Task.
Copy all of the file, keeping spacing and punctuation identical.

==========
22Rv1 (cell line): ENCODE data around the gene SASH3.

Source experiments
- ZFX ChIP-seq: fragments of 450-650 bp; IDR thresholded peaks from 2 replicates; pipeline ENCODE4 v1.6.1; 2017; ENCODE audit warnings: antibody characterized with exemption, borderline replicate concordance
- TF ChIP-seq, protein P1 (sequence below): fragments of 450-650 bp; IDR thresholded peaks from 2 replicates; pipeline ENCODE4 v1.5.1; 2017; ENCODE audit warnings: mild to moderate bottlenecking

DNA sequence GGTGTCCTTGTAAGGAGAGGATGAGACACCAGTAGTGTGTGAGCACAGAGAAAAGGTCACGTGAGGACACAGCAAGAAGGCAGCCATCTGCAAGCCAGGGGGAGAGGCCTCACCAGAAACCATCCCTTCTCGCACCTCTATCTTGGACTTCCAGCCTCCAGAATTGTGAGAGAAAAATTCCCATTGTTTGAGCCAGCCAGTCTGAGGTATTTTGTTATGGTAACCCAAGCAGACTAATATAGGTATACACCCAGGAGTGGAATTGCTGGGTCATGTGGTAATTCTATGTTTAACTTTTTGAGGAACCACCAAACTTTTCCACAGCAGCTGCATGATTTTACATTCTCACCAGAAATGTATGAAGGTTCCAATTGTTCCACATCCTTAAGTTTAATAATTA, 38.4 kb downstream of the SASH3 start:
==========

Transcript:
22Rv1 (cell line): ENCODE data around the gene SASH3.

Source experiments
- ZFX ChIP-seq: fragments of 450-650 bp; IDR thresholded peaks from 2 replicates; pipeline ENCODE4 v1.6.1; 2017; ENCODE audit warnings: antibody characterized with exemption, borderline replicate concordance
- TF ChIP-seq, protein P1 (sequence below): fragments of 450-650 bp; IDR thresholded peaks from 2 replicates; pipeline ENCODE4 v1.5.1; 2017; ENCODE audit warnings: mild to moderate bottlenecking

DNA sequence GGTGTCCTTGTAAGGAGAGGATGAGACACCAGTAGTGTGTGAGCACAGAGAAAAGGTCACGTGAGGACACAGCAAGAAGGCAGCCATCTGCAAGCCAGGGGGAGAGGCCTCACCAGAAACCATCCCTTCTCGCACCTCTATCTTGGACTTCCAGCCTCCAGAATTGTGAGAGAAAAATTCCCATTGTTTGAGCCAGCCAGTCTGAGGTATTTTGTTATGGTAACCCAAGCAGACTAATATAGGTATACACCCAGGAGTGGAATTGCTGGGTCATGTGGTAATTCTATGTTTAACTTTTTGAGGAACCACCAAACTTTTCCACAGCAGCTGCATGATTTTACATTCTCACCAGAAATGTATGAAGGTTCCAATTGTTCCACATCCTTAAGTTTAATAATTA, 38.4 kb downstream of the SASH3 start: